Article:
Author Topic: EEVblog #1222 - Apple's MacBook Design FAIL - Who's To Blame?  (Read 2089 times)

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Offline EEVblog

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A deep dive into how and why Apple's post 2016 MacBook Pro's fail after water ingress, and the poor design decisions that lead to it. Which engineer at Apple is to blame? Or is anyone actually to blame?
The PCB and product design process, the often siloed design jobs, and failure mode analysis
Includes a demo of water hydrolysis on a PCB.



Louis Rossmann on the Apple botched design:
Water ingress in a MacBook:

 
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Offline james_s

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Re: EEVblog #1222 - Apple's MacBook Design FAIL - Who's To Blame?
« Reply #1 on: June 20, 2019, 12:30:12 am »
I don't really care about vulnerability to liquid because I've never expected a computer to tolerate having liquid spilled on it. The MacBook Pro is a flawed design though, they sacrificed far too much to make the machine much thinner than it needs to be. The keyboard sucks, the expandability is zip, the battery life is marginal and you can't swap in another one. Also the touchpad is absurdly huge, so big that it gets in the way, and the touch bar is a neat but virtually useless gimmick.

I say this all as a daily user of an employer issued 2017 MBP.
 

Online blueskull

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Re: EEVblog #1222 - Apple's MacBook Design FAIL - Who's To Blame?
« Reply #2 on: June 20, 2019, 01:14:03 am »
My MacMini 2018 has its fan connected to the motherboard with a 5P connector, makes sense.
What is stupid is the pad design for the fan. This thing has 5 0.5mm*0.25mm pads for 5 contacts, and two equally wide, maybe a bit longer (0.8mm?) mechanical pads on the sides.

So the total area supporting the connector, and its retention force during removal is only 0.125mm2*5+0.2mm2*2=1.025mm2. With 5N of retention force, that's almost 5MPa of pressure on those pads.
Also, the cross section width for the pads is 0.25mm*7=1.75mm. At 5N, the peel strength is 2.85N/mm, while typical FR4 boards are only rated 1.25N/mm.

Apparently not only Apple engineers were not thinking, whatever company making the connector was not thinking as well. That is to say, unless they are intentionally trying to mess up any unauthorized service attempts.
 

Offline rsjsouza

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Re: EEVblog #1222 - Apple's MacBook Design FAIL - Who's To Blame?
« Reply #3 on: June 20, 2019, 01:42:35 am »
I don't understand the whole liquid spill brouhaha as well. A computer has fans, jacks, other openings, etc. If you dropped your computer on water or spilled cranberry juice on it (like my wife did to her old Toshiba laptop) don't expect it to survive graciously and a 0.5mm distance between an HV and a data pin will not make much difference - it may only be the weakest link.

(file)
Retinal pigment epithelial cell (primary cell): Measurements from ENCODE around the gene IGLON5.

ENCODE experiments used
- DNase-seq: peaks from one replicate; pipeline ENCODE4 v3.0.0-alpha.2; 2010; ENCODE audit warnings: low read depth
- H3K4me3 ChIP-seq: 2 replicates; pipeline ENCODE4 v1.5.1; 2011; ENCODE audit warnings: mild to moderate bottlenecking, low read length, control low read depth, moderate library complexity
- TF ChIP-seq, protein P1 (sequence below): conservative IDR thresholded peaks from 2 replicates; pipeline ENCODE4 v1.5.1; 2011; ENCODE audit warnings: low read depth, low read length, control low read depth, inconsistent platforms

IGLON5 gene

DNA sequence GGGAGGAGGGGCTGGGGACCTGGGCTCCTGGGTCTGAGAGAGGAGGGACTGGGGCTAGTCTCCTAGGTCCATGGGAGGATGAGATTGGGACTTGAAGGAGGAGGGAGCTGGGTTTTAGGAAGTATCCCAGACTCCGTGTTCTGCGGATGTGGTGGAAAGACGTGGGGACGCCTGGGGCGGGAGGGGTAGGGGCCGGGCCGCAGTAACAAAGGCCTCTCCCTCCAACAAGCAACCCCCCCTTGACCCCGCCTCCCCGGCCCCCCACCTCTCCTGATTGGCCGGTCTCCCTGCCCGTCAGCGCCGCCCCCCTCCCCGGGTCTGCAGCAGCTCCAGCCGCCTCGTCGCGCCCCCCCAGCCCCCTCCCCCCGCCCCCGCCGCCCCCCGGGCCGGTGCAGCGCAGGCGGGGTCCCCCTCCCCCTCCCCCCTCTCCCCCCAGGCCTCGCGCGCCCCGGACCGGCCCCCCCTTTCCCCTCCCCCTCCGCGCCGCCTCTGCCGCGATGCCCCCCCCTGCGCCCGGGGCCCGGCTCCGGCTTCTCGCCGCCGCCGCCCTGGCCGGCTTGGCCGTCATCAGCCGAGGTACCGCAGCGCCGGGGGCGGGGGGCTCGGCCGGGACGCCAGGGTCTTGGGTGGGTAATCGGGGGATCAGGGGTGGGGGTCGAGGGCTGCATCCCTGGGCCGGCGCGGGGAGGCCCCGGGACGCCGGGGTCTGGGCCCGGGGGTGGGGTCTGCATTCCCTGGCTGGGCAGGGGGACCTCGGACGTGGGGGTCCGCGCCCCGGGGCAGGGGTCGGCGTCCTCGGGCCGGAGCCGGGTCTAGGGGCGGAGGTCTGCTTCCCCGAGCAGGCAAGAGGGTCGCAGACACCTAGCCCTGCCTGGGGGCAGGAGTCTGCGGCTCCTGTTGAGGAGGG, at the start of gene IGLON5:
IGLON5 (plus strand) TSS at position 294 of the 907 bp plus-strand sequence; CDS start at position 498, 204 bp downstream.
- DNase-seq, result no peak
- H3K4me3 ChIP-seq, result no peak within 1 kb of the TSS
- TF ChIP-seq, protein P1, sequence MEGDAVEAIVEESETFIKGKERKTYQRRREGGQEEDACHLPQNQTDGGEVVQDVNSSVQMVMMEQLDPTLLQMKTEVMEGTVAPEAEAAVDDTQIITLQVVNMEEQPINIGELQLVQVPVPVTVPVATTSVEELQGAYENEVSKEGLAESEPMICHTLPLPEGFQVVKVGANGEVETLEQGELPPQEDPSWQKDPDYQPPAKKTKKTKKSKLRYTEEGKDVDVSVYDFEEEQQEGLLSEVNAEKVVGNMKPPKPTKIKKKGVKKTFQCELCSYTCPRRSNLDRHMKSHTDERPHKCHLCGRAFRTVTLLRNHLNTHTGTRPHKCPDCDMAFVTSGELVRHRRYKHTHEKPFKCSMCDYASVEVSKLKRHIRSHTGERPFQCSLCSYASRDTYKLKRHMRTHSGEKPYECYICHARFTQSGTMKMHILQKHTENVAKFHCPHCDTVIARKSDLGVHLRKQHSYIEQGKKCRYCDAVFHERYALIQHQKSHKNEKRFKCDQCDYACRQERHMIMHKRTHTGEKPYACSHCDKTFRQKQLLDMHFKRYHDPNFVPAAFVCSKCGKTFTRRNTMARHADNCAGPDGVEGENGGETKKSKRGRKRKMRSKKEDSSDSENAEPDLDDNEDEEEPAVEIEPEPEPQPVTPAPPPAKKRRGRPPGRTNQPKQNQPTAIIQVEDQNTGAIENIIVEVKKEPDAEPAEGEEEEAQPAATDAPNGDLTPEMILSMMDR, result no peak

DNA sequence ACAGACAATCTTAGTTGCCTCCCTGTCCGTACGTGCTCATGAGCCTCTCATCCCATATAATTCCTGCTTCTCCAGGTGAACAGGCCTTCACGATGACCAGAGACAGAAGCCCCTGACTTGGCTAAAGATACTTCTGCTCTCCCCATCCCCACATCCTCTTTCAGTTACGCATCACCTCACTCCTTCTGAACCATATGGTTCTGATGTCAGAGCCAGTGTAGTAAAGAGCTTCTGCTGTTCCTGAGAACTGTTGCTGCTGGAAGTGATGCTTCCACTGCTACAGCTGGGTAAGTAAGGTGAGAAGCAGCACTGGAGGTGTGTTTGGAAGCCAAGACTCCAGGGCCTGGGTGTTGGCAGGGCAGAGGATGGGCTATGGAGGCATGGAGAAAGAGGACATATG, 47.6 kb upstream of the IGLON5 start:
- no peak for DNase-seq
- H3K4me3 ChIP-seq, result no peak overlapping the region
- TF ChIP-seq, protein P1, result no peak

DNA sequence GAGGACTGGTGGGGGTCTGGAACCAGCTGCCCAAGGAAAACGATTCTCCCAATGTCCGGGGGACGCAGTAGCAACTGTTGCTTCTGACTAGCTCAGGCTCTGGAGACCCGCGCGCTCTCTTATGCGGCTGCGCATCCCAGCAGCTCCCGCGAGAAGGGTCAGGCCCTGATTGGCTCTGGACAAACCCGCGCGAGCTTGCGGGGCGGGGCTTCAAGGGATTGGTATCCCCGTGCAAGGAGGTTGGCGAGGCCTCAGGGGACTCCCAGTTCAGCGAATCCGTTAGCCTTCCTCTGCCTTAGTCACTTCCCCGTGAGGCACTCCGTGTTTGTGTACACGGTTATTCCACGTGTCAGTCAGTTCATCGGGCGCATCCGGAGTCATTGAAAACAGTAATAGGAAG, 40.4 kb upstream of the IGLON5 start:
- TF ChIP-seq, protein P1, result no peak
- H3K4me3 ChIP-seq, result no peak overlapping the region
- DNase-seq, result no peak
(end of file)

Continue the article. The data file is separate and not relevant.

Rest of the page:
Not to mention that "liquid" may also mean a loaded toilet - thus a much worse scenario than Dave's simple tap water.  :scared:
(although that may be much more significant for cellphones)
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Offline isometrik

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Re: EEVblog #1222 - Apple's MacBook Design FAIL - Who's To Blame?
« Reply #4 on: June 20, 2019, 02:25:05 am »
If a device is not specified to be protected against water ingress (IP65, IP66, IP67, etc), how can you blame the manufacturer.

Sure, any device can be improved. Always. Even my own designs have known compromises dictated by economic/requirements/costs/timeline constraints.

Any device used outside its normal/specified operating envelope is at risk of failing. Liquid ingress into a computer is definitively outside a normal operating envelope.
 
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Online maginnovision

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Re: EEVblog #1222 - Apple's MacBook Design FAIL - Who's To Blame?
« Reply #5 on: June 20, 2019, 02:59:14 am »
I don't even like Apple or their products and I'm not going to blame them for users spilling water, or their liquid of choice, on their laptops. If you want protection you can get insurance, or a laptop that is rated for some level of ingress. Ideally you stop treating expensive laptops like they're a phone which is actually rated for that kind of contact. Besides for the price they'll charge you to protect against these sorts of issues you may as well buy insurance, it'll be cheaper.
 

Offline Rasz

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Re: EEVblog #1222 - Apple's MacBook Design FAIL - Who's To Blame?
« Reply #6 on: June 20, 2019, 03:02:49 am »
The issue is not water ingress breaking the motherboard, that always happened if you were unlucky to get water on the connector.
The issue is this time your CPU blows up and repair cost spikes up close to uneconomical. No difference to Apple, they bill $1200 for motherboard replacement every time anyway with strong suggestion of up-sell.

Tim Cook to Investors: "People Bought Fewer New iPhones Because They Repaired Their Old Ones"
https://www.vice.com/en_us/article/zmd9a5/tim-cook-to-investors-people-bought-fewer-new-iphones-because-they-repaired-their-old-ones
what a coincidence!
« Last Edit: June 20, 2019, 03:04:25 am by Rasz »
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Offline floobydust